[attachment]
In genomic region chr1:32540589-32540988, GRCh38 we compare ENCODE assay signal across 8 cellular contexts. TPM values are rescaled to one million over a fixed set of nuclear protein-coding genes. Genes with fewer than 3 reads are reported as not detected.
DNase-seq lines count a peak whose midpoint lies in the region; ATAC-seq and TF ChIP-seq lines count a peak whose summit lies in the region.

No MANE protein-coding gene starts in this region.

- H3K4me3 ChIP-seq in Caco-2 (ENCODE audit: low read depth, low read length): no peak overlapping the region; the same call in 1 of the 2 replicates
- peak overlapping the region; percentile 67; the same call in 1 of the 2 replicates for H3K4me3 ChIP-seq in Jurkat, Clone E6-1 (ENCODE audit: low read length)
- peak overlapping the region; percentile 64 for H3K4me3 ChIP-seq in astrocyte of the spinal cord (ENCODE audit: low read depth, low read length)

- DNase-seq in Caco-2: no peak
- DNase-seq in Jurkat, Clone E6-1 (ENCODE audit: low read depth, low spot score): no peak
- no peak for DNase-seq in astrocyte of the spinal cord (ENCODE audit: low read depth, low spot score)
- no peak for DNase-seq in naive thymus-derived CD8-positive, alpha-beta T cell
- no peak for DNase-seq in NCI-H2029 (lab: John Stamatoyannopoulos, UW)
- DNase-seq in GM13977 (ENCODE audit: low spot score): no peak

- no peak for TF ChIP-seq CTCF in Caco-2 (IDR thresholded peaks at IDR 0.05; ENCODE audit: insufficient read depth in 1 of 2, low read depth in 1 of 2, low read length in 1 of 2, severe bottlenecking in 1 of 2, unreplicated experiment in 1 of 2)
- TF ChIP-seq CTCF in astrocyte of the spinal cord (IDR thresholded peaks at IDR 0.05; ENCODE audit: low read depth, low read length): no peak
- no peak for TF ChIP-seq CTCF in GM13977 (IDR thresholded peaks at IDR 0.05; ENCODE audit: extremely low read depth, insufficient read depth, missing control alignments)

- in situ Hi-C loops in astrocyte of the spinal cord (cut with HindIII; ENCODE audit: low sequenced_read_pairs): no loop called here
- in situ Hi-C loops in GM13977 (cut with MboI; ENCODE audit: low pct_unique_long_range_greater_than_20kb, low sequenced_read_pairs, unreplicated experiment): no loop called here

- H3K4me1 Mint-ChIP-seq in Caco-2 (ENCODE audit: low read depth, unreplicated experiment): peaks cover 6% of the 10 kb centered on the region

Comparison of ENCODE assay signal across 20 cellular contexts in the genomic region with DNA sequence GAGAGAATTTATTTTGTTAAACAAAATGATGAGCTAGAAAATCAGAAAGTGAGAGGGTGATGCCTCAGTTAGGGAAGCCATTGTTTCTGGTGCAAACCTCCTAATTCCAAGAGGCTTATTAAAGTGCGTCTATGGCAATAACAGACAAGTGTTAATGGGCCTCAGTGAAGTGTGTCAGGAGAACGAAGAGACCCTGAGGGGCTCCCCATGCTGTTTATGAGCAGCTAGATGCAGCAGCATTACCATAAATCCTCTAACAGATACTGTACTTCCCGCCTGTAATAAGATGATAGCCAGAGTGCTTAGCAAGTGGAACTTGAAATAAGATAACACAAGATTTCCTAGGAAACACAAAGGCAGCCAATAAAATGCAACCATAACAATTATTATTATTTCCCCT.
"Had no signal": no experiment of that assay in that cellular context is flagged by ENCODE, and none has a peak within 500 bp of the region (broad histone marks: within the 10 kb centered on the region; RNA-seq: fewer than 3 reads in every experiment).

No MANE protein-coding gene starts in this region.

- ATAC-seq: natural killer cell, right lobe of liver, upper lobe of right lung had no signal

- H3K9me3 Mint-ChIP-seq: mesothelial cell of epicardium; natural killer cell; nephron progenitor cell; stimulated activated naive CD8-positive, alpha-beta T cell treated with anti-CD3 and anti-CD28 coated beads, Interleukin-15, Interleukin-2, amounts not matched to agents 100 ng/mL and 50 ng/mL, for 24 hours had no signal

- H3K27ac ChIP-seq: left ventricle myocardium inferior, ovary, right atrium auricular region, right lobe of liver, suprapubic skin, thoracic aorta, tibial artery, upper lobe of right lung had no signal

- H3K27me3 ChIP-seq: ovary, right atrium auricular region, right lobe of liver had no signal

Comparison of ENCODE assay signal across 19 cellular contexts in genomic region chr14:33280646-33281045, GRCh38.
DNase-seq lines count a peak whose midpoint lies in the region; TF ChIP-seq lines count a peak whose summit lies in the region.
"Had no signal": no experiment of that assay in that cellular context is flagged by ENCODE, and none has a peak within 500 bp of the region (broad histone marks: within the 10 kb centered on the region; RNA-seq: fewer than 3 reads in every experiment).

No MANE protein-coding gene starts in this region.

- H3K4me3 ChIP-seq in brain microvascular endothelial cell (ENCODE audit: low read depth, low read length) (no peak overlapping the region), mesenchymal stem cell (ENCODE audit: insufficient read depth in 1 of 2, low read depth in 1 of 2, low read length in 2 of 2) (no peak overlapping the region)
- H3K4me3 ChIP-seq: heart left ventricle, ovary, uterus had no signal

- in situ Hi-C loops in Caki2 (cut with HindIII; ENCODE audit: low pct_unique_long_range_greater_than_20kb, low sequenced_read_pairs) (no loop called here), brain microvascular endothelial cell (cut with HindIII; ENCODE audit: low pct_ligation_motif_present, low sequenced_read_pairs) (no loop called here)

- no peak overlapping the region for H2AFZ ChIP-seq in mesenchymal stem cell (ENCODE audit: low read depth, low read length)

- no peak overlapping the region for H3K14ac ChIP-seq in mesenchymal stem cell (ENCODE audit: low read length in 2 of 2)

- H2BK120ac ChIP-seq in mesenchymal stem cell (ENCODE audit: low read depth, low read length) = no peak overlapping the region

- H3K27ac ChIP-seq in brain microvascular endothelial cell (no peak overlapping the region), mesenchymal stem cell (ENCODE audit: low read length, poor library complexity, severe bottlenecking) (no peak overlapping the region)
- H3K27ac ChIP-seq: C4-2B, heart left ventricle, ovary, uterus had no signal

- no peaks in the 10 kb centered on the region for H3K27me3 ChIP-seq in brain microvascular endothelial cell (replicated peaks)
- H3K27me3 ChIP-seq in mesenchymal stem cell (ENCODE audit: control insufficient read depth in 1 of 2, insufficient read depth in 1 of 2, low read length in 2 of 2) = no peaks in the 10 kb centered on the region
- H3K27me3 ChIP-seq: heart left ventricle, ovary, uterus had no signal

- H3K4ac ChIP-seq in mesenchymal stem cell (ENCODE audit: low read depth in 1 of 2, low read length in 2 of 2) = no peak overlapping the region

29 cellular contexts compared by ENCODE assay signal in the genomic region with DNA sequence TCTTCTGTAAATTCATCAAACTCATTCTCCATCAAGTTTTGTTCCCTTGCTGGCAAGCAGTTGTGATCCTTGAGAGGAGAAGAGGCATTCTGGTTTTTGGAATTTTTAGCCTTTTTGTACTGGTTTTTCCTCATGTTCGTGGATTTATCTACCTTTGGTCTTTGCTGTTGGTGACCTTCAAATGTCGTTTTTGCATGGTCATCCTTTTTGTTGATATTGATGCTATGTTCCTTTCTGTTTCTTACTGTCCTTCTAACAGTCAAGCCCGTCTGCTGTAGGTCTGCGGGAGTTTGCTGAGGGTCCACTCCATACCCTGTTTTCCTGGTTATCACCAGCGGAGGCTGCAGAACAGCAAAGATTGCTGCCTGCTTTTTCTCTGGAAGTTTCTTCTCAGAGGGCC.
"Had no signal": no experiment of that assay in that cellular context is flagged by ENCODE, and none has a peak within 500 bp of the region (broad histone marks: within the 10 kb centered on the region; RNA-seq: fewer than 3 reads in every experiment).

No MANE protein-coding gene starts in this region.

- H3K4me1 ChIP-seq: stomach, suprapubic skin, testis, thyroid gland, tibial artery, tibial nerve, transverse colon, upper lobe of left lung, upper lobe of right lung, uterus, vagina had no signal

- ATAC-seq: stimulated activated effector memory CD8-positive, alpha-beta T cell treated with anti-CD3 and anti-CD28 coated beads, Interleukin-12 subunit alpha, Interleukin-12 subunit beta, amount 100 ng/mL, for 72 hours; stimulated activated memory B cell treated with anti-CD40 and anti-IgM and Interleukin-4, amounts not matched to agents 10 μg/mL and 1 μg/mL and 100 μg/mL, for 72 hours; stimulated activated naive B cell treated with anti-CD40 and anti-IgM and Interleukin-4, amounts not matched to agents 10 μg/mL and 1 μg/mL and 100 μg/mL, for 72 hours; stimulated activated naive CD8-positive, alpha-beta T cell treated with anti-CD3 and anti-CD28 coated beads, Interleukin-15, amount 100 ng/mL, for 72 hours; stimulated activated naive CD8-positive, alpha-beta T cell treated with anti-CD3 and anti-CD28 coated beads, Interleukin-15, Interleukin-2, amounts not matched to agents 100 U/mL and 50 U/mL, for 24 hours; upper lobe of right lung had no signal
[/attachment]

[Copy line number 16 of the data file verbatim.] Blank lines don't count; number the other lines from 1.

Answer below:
- in situ Hi-C loops in astrocyte of the spinal cord (cut with HindIII; ENCODE audit: low sequenced_read_pairs): no loop called here